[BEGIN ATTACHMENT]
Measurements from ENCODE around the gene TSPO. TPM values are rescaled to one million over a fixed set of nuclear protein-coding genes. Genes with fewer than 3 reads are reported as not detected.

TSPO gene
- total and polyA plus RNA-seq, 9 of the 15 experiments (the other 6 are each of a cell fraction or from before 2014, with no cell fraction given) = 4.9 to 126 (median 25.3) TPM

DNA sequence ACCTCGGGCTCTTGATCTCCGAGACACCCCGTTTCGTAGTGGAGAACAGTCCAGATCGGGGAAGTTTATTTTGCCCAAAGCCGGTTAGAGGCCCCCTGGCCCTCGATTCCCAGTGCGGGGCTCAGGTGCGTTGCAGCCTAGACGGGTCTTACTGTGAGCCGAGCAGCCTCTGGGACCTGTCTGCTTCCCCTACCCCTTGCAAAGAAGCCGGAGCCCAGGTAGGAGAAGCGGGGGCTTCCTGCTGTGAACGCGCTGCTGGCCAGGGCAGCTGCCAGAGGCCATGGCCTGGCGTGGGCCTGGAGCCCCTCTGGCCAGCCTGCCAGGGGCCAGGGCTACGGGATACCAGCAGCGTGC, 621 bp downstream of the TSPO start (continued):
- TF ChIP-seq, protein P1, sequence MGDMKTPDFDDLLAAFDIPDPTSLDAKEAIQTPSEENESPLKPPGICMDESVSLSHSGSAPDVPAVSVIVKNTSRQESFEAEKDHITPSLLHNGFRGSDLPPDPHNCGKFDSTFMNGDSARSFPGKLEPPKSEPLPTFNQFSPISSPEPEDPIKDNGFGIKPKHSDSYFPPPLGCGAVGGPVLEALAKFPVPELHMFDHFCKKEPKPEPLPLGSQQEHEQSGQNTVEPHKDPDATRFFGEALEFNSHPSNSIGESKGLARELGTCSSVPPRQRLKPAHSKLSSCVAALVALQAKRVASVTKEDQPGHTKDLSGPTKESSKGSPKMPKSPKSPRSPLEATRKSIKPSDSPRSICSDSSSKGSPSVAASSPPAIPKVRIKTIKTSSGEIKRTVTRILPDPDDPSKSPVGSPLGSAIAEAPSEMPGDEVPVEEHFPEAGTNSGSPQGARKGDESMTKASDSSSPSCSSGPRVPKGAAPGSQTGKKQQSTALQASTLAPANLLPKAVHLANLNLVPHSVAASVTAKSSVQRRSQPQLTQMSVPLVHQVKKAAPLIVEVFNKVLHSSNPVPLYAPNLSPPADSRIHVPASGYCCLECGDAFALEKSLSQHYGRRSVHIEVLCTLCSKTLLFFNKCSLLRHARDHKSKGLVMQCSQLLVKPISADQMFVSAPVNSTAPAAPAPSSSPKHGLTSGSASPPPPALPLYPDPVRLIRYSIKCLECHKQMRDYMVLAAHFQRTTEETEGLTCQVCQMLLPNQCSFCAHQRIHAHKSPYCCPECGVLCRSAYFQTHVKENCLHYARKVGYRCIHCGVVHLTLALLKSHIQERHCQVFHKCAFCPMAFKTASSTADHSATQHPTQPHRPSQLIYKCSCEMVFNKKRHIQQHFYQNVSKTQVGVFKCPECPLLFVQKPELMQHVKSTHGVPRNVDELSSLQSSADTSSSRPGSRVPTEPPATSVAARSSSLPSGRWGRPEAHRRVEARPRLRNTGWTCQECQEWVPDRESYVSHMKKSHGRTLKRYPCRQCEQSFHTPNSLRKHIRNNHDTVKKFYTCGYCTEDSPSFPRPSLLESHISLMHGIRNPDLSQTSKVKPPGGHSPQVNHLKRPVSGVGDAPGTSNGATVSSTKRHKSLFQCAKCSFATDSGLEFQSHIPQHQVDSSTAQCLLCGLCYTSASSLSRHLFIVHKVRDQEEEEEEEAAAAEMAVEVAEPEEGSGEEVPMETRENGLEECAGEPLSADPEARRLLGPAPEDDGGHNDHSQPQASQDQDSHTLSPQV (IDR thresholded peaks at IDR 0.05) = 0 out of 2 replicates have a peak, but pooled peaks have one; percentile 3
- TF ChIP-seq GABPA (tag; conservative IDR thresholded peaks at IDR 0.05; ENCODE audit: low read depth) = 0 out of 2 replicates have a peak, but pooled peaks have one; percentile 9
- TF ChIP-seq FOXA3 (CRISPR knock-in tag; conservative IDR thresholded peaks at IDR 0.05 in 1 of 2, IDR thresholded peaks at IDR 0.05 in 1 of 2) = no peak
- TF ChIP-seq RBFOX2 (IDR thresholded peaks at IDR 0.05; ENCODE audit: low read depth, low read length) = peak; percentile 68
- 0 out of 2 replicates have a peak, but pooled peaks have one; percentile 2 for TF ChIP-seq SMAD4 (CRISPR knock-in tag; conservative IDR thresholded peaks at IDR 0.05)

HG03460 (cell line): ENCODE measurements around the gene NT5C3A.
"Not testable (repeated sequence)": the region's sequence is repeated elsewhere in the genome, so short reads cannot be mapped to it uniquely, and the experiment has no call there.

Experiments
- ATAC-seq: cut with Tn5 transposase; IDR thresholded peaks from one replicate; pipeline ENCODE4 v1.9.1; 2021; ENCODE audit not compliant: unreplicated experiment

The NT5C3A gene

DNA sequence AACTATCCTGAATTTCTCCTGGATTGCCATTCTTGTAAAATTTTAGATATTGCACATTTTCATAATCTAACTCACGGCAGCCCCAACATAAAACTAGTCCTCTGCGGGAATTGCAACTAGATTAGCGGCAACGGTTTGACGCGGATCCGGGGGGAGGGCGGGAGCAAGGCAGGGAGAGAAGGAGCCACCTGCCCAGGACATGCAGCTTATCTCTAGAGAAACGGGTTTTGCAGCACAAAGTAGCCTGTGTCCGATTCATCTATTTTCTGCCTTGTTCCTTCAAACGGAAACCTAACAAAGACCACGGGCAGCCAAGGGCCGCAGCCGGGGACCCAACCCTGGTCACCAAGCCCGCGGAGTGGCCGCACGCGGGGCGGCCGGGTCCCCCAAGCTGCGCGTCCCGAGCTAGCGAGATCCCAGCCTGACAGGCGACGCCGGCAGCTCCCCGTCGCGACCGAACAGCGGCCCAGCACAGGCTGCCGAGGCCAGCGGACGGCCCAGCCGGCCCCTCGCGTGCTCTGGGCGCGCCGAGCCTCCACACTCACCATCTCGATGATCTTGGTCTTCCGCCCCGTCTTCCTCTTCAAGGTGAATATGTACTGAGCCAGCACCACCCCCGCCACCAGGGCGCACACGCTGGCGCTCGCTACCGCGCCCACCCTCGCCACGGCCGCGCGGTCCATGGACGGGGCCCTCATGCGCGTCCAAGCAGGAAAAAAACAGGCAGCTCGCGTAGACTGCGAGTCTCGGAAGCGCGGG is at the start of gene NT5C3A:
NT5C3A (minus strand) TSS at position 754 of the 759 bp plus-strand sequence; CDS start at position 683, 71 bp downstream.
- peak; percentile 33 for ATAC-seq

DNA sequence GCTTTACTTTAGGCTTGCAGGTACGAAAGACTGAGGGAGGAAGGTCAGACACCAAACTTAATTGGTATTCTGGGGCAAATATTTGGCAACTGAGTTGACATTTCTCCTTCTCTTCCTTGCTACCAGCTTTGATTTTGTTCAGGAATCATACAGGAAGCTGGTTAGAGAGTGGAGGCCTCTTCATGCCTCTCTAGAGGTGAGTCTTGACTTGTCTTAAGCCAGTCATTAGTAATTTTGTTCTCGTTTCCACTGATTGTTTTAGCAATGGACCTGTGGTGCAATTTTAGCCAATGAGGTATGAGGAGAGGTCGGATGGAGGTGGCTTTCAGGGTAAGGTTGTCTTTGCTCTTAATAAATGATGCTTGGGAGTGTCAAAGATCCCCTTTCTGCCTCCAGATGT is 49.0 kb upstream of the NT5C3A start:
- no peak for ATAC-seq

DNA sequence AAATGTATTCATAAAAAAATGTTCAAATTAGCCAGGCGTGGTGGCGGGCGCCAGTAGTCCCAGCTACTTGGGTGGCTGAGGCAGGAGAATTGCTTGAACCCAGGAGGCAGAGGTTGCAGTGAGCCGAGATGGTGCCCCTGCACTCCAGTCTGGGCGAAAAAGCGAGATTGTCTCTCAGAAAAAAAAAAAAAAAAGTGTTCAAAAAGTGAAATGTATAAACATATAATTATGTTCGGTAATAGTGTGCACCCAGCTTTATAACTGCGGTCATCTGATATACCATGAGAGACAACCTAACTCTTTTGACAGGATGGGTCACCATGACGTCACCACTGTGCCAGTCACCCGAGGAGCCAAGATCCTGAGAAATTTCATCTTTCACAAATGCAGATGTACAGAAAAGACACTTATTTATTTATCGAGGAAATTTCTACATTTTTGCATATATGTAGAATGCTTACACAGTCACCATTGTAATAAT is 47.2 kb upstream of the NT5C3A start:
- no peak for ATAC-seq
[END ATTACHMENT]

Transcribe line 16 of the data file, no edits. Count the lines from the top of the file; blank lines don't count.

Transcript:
NT5C3A (minus strand) TSS at position 754 of the 759 bp plus-strand sequence; CDS start at position 683, 71 bp downstream.